These thoughts led the ancient Greeks to use the butterfly as a symbol of the human soul (psyche); and in their mythology Psyche was in consequence represented in art with butterfly wings.

Seven year old Kristine loved to take her daydreams outside. One day during her dreamy wanderings she noticed a Monarch Butterfly who appeared to have a hurt wing and couldn’t fly.

“I decided I must help her!” Kristine wrote. “Putting her on my shoulder I took her home and announced I was going to heal her back to full health. My parents didn’t tell me I ‘couldn’t’ although I heard them discuss how heartbroken I would be if the Butterfly didn’t live.

“My Mom helped me gather up what we thought a Butterfly would eat and we made a grassy nest next to my pillow on my bed, and she stayed right there at night while I slept. During the day I would take her outside for fresh air and to see if she could fly yet…a week went by, my parents were seen shaking their heads.

“Then a few more days went by and while outside she suddenly flew off my shoulder…she flew up and away.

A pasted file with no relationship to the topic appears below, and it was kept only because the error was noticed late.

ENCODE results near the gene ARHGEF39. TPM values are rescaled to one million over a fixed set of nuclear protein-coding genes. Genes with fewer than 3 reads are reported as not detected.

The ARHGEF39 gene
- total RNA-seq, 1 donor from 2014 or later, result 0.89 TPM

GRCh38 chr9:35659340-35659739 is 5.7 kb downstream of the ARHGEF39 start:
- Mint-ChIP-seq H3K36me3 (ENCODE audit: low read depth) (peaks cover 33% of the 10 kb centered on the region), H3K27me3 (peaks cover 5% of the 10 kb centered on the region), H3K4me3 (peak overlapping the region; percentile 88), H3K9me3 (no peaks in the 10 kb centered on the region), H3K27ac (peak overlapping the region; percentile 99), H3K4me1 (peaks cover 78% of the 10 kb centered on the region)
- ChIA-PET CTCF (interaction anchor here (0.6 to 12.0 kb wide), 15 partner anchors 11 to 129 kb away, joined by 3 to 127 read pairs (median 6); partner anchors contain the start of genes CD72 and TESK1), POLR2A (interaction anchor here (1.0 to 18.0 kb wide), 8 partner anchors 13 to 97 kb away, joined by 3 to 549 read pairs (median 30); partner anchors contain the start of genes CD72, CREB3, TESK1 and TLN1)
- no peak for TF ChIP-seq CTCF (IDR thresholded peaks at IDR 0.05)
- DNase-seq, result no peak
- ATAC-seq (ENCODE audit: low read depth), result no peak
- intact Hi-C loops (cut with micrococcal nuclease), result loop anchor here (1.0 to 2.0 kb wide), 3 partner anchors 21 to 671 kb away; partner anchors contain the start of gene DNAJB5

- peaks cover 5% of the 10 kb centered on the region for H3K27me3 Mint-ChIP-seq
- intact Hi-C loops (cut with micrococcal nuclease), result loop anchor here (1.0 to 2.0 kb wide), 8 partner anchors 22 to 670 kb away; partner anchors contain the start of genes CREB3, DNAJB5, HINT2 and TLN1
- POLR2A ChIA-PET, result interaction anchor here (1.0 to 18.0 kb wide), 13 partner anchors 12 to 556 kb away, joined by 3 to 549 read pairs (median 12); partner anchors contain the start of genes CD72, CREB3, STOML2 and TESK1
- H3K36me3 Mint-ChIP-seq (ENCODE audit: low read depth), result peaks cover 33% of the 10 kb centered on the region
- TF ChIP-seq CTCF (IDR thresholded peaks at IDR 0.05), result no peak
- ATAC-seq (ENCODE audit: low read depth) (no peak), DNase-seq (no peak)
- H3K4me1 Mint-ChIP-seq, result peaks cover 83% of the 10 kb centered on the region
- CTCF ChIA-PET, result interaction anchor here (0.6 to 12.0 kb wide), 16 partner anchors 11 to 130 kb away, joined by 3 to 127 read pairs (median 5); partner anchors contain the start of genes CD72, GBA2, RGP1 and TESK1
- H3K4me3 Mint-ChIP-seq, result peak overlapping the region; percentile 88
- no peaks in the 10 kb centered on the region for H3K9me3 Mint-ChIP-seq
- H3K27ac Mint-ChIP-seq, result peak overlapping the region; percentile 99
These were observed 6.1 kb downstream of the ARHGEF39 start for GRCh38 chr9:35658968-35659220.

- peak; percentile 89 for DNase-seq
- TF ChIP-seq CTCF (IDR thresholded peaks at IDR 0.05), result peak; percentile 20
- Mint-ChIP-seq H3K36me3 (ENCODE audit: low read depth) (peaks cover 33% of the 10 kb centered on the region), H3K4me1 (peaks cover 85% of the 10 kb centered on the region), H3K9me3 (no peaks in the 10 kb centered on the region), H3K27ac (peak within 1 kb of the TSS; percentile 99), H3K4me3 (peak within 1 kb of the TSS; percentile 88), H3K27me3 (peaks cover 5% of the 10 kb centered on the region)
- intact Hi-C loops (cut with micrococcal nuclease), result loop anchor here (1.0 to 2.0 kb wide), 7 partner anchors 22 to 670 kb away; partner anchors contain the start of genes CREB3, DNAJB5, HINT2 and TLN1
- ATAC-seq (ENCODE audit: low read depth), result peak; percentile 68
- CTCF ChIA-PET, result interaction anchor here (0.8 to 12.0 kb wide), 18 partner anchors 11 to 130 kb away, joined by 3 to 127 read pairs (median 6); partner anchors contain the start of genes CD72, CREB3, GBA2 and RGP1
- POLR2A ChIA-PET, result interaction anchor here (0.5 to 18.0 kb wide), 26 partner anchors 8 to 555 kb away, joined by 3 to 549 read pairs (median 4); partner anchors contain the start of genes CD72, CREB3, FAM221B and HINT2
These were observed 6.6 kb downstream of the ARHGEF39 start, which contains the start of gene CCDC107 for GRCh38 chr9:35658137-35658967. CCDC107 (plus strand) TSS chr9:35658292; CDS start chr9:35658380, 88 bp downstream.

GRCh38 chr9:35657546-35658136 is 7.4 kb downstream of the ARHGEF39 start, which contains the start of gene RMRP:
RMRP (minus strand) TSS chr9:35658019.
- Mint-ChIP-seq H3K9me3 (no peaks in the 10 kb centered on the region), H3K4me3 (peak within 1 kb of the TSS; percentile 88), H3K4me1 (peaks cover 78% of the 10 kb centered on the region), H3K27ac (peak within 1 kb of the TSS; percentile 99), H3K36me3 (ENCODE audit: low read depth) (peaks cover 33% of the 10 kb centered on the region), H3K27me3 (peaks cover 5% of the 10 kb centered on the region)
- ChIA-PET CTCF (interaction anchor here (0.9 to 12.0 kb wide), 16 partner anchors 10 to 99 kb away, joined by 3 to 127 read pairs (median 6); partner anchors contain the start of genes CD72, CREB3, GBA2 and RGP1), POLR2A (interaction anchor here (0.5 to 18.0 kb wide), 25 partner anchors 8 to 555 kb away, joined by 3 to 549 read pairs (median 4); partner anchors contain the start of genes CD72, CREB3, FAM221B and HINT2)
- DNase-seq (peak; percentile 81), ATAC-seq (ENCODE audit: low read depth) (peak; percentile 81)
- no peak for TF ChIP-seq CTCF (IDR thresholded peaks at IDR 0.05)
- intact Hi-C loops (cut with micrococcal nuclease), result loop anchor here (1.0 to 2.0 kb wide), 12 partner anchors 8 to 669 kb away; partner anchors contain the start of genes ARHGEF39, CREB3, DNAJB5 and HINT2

ζ

butterfly-hands

“And then I cried, happy that she could fly again, sad that she was gone. However as I turned for one last look in the last direction she flew in, I felt a brush across my cheek.

“Ms. Butterfly had come around the other side of me, to give me what my Mother always called ‘Butterfly Kisses.’ My tears turned into a grateful smile. My love for all of God’s miracles of being has never left me.” – Kristine Kamp-Adante, (Courtesy of Northwest Animal Healing & Intuitive Communication)

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Miracle Mind

CONSCIOUSNESS is still considered, by most neuroscientists, to be located and created entirely in our physical brain tucked safely inside our skulls.

This persistent worldview is only reinforced by our body language: we always describe thinking by pointing to our heads.